In short 'OVP wants to form a government with the Greens


In short 'OVP wants to form a government with the Greens

Sebastian Kurz. Picture: EPA

One and a half months after the parliamentary elections in Austria, the Conservatives of the OVP are taking over from ex-Chancellor Sebastian Kurz and the Green coalition negotiations. One day after the Greens also gave the OVP on Monday go-ahead for negotiations. OVP boss Kurz expected however with difficult discussions.

According to the Austrian news agency APA, the talks on Tuesday are scheduled to start with a conversation between the two party leaders.

Kurz said to journalists in Vienna that he expected a "thoroughly challenging process". Whether ultimately a government comes from both parties is uncertain, since the positions are very different. Greens boss Werner Kogler spoke of a venture, which one would like to enter.

How long the negotiations could take, Kurz left open. But he pointed out that his former government was formed in 2017 after just two months of talks with the right-wing populist FPO. These were extremely fast coalition negotiations. Briefly ruled out, according to APA, to want to talk in parallel with other parties about a joint government.

The party leadership of the Austrian Greens had already unanimously decided on Sunday to start negotiations with the OVP for a joint government. In the case of a coalition formation, the Greens would take over government responsibility in Vienna for the first time.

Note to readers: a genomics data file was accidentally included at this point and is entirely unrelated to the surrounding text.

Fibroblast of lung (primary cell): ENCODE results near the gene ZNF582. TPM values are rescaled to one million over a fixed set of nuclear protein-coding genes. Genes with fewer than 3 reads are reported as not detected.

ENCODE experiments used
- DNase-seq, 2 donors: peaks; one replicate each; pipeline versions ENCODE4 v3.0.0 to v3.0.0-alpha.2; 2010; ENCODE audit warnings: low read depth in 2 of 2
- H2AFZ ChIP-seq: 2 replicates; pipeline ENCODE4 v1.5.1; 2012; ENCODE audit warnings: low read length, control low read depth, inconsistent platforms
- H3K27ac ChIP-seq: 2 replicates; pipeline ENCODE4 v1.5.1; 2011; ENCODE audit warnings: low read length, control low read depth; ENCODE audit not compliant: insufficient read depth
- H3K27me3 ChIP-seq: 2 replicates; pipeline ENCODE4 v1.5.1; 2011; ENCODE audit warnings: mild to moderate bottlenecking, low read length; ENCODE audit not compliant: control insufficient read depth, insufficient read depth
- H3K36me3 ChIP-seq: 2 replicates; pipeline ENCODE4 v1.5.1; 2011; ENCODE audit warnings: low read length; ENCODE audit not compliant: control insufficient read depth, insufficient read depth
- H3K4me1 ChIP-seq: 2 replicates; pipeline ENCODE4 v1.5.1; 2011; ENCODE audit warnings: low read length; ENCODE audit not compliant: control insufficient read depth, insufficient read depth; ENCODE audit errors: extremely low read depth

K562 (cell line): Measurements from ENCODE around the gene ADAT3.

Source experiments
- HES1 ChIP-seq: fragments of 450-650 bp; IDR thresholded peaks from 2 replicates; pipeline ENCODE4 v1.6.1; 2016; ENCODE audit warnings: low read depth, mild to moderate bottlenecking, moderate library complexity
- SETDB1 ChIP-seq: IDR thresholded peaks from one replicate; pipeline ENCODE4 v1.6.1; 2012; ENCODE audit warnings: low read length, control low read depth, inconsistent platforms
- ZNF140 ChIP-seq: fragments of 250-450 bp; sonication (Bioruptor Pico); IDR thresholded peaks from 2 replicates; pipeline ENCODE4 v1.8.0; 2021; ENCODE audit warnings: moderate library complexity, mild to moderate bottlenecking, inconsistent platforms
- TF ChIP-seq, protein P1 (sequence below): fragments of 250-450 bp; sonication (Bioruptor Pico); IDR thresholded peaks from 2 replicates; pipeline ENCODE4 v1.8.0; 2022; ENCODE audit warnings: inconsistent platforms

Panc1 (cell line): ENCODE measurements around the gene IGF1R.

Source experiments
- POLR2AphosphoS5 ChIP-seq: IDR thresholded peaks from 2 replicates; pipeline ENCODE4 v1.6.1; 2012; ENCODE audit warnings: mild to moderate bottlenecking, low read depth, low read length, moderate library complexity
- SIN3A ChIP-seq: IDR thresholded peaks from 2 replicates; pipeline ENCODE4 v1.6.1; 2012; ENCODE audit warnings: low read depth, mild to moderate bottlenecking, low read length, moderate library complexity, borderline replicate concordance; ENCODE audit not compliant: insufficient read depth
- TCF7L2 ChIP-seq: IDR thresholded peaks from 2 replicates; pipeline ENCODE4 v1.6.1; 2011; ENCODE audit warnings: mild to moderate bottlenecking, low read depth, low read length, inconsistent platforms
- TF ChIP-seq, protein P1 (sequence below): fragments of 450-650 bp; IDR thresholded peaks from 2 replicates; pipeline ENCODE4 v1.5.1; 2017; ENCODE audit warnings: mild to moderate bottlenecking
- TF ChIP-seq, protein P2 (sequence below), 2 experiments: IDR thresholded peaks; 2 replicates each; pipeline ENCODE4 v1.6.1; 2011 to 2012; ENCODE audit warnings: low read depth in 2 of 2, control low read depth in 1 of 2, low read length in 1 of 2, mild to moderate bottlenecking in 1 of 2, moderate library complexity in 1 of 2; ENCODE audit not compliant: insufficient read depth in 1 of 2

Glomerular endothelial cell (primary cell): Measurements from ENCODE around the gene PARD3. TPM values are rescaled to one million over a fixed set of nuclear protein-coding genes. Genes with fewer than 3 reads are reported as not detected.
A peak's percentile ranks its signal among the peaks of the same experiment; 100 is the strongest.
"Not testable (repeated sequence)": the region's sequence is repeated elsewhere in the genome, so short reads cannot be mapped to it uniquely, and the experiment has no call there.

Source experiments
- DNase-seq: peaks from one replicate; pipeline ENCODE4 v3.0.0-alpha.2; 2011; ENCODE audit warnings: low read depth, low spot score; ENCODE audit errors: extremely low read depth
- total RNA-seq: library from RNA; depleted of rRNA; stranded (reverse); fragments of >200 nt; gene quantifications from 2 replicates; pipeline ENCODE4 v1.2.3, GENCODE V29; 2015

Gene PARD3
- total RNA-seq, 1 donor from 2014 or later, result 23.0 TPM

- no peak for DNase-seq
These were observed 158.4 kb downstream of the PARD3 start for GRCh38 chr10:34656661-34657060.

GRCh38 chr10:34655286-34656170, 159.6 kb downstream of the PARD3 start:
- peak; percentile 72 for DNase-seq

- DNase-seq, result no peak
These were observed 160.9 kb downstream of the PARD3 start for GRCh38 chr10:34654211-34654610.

The two parties emerged as election winners from the poll on 29 September. The OVP received 37.5 percent of the vote – an increase of six percentage points compared to the election in 2017. The Greens were able to win 13.9 percent (plus 10.1 percentage points) of the voters of themselves and thus retired after the bitter defeat two years ago back to the National Council.

FPO is getting involved in the opposition

While the SPO (21.2 percent) would have been prepared for government negotiations, the previous coalition partner of the OVP, the right-wing FPO (16.2 percent), is more likely to be in opposition in the coming years.

The fact that a new government has to be formed in Austria at the moment is the result of the so-called Ibiza scandal surrounding the former FPO leader Heinz-Christian Strache. "Spiegel" and "Suddeutsche Zeitung" had published a video in May in which Strache appeared willing to corrupt in conversation with a supposed Russian oligarchs niece.

Strache resigned from office all day after publication, shattered the entire government, and then Chancellor Kurz called for new elections. At present, a nonpartisan expert cabinet rules in Austria. (Aeg / SDA / afp / dpa)

Beidlpracker and Co. – swearwords to Austria's crisis.

Chancellor Sebastian Kurz and his government have fallen

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